I don’t think there is a process that I always follow, I mean some paintings take me a day, some I’ve worked on for 18 months, but leaving aside timescale there is a rough methodology that I follow. As I’ve often said each painting or its subject starts from a moment that for me slips a precise written definition. So I record these moments, in the manner that is most expeditious at the time; normally this will mean either a quick sketch or a photograph taken with my phone or both, though sometimes I am able to physically collect the stimuli. These photos / drawings / things are then taken to the studio, where I work on them further, making one or many drawings of them, working out what the formal qualities are that interest me, what I want to emphasise in the painting. These drawings are perfunctory, I consider them stepping-stones, rather than work in their own right. The painting process will often see the stimuli transfigured and transformed almost completely – the inspiration is lost (visually), but is sometimes alluded to in the title, a name that now seems deliberately obfuscating. As I said before when I’m painting if the work starts to suggest a different direction to the one I thought I was heading in I have no qualms about following it. I am trying to make something that intrigues me as much as the stimuli, though it might look completely different, I will keep painting until I reach somewhere unexpected.


Too Prolix: Between a Rock and a Hard Place

Steve Klee

Untitled 3

24.01.15 > 01.02.15
Preview: Friday 23.01.15. 6-9pm
Gallery Open: Saturday – Sunday 1-6pm

The exhibition is one manifestation of a research project that draws inspiration from contemporary philosophy and its on-going struggle to define human agency with, or against, ‘material conditions’. The show includes video documentation of a performance, realised this summer. This piece took worker-disputes in British Royal Dockyards of the Eighteenth century as indicative of the wider social upheavals within Europe of that time. Was the exorbitant rhetoric of the dockyard workers, their prolixity, evidence of ‘Jacobean influence’? I thought so, and emphasised the workers’ evasion of their social destiny by having their words performed in the mannered gestural acting-style associated with the C18 elite. Every turn of the head or hand movement conveyed a meaning…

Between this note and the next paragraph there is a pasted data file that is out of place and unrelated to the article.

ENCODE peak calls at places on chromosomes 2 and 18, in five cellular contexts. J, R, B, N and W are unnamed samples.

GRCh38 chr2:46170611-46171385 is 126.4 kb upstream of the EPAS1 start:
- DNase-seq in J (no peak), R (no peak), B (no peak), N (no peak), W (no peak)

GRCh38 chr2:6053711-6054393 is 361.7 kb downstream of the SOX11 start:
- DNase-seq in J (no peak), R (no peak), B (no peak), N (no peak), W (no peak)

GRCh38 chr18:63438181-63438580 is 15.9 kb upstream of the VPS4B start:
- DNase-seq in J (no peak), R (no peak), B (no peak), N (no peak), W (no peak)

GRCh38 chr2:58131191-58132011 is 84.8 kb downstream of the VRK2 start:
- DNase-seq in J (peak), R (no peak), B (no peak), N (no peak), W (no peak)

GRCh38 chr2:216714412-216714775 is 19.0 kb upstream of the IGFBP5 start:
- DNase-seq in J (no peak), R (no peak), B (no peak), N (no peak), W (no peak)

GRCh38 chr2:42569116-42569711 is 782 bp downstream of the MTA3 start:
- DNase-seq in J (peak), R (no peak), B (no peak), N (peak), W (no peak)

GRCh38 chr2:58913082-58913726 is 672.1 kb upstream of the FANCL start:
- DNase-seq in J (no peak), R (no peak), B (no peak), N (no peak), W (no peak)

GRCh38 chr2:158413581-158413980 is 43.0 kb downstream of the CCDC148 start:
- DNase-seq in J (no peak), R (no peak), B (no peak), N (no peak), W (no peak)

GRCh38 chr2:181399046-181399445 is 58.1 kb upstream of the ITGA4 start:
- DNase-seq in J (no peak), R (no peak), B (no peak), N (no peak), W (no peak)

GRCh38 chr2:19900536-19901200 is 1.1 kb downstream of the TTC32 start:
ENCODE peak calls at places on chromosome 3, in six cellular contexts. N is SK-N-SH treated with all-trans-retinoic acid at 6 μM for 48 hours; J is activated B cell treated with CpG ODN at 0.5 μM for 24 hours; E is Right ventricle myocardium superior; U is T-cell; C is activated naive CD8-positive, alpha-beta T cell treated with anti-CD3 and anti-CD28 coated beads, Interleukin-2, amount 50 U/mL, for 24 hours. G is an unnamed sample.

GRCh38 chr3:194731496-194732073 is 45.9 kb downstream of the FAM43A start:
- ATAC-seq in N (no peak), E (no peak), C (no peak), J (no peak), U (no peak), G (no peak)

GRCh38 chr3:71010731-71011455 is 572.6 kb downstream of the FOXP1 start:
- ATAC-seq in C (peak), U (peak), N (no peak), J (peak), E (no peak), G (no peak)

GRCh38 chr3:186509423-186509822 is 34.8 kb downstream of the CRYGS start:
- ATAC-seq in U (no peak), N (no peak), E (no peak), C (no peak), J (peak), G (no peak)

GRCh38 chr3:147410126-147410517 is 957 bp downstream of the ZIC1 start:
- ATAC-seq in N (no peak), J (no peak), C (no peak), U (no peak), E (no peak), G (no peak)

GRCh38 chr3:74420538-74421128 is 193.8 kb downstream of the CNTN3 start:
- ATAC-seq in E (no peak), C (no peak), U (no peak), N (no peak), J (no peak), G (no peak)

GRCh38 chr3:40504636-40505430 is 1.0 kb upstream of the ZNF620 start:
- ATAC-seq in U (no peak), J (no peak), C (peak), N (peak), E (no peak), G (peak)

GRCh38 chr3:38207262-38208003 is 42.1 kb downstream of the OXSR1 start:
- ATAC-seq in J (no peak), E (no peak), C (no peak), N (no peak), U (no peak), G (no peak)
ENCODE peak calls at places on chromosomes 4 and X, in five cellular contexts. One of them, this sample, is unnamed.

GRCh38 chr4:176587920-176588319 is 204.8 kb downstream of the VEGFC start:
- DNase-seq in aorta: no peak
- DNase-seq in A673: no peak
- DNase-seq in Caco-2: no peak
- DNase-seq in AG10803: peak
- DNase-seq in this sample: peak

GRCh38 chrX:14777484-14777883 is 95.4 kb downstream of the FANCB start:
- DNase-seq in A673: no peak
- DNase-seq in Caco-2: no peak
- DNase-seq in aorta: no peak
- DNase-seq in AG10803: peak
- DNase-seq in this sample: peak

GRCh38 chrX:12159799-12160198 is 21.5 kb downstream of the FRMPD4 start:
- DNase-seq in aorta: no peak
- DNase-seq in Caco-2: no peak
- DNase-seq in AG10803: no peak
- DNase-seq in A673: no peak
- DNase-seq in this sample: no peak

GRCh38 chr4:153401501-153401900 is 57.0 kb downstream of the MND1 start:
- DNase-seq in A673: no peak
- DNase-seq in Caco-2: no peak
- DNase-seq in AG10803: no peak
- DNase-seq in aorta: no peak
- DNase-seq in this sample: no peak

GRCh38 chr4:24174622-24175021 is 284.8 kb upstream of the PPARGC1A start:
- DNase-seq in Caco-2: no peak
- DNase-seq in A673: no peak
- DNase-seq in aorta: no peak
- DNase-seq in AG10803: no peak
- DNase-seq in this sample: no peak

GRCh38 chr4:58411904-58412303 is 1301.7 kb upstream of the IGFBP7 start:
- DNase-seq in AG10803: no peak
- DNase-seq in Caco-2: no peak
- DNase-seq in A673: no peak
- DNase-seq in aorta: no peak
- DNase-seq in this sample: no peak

Untitled 5

Let’s shift the frame. What if rhetoric does not only perform but can touch the real, indexing matter? A matter not life-less in comparison with the excitements of human activity and intensity but rather one that deserves to be thought on the same ontological plane. Is the historical narrative of the break-up of the ancient-regime as much of an object as the appropriated museum mannequin I intend to exhibit?

Untitled 4

It would seem that rhetoric (representation), either as performance, or index is the key term; perhaps it is time to think through its definition once more…

Untitled 5

66 Regent Studios, 8 Andrews Road London E8 4QN

The Inflatable Archive

The School of Music and Fine Art is pleased to announce the opening of The Inflatable Archive, an exhibition at Rochester Art Gallery by two recent graduates of the School of Music and Fine Art. Claire Orme and Drew York are the recipients of the first inaugural Recreate Bursary awarded in celebration of the University of Kent’s 50th Anniversary. As part of the award, Claire and Drew have been given studio space for 4 months during the run-up to the exhibition, together with professional mentorship and practical support.

You are invited to the open reception of The Inflatable Archive on Thursday 22 January 2015, 6.30-8.30pm. No need to book just come along. The exhibition runs from the 23rd January – 21st March 2015